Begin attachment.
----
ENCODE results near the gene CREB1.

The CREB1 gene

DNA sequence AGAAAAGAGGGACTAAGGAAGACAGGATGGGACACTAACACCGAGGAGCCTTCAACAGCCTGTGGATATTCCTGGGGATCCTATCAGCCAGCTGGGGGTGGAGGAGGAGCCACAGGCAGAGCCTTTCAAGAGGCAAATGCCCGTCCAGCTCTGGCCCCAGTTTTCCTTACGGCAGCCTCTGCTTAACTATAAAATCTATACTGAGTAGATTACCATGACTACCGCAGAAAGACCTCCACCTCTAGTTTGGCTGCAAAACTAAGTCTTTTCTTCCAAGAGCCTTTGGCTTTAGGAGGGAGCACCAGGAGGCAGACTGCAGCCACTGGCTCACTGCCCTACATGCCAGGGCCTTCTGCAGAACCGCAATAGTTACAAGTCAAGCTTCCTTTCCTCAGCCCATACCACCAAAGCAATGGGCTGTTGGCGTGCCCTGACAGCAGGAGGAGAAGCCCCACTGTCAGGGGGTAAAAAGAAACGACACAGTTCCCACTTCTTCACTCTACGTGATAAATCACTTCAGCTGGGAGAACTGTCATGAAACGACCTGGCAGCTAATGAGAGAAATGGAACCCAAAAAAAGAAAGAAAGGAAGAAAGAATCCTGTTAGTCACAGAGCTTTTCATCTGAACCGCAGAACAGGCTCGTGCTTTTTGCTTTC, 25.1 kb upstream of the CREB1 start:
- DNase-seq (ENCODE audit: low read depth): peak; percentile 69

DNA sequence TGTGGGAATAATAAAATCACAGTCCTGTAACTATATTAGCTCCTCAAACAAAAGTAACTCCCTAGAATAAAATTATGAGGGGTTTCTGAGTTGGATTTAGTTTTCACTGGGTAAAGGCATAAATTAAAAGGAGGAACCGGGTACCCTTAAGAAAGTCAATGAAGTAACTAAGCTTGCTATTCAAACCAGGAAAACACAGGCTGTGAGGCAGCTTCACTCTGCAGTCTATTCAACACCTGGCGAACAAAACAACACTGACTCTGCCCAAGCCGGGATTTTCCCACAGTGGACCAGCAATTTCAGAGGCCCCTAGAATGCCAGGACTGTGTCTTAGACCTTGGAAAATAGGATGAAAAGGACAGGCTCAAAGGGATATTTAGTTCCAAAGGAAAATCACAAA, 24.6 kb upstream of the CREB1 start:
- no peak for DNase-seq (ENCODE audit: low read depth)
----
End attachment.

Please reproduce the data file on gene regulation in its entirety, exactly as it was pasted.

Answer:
ENCODE results near the gene CREB1.

The CREB1 gene

DNA sequence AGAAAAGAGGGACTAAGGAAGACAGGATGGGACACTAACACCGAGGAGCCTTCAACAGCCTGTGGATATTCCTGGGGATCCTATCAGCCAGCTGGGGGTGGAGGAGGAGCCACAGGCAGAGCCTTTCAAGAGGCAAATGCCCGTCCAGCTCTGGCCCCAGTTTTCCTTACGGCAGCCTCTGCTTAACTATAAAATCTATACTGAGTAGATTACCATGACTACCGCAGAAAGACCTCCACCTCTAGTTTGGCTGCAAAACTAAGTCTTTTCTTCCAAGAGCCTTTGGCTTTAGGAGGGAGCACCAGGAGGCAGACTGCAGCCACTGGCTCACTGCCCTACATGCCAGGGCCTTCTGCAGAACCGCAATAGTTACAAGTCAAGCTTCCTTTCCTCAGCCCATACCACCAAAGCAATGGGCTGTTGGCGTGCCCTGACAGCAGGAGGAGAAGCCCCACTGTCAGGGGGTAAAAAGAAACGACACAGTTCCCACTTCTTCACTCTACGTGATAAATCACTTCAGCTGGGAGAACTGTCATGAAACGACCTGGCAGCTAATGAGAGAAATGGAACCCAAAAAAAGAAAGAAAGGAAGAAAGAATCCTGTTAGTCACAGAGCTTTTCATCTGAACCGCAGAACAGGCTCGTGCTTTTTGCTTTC, 25.1 kb upstream of the CREB1 start:
- DNase-seq (ENCODE audit: low read depth): peak; percentile 69

DNA sequence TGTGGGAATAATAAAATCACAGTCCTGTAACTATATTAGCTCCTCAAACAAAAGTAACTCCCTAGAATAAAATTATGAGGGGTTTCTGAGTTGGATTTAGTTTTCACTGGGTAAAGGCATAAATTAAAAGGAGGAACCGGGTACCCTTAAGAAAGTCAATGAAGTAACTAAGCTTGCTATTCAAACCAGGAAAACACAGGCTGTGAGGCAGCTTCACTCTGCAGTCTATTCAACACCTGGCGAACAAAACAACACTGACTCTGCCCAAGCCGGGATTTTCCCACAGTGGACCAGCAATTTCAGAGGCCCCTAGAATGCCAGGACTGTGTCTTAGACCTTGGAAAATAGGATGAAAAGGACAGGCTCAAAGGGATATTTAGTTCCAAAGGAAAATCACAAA, 24.6 kb upstream of the CREB1 start:
- no peak for DNase-seq (ENCODE audit: low read depth)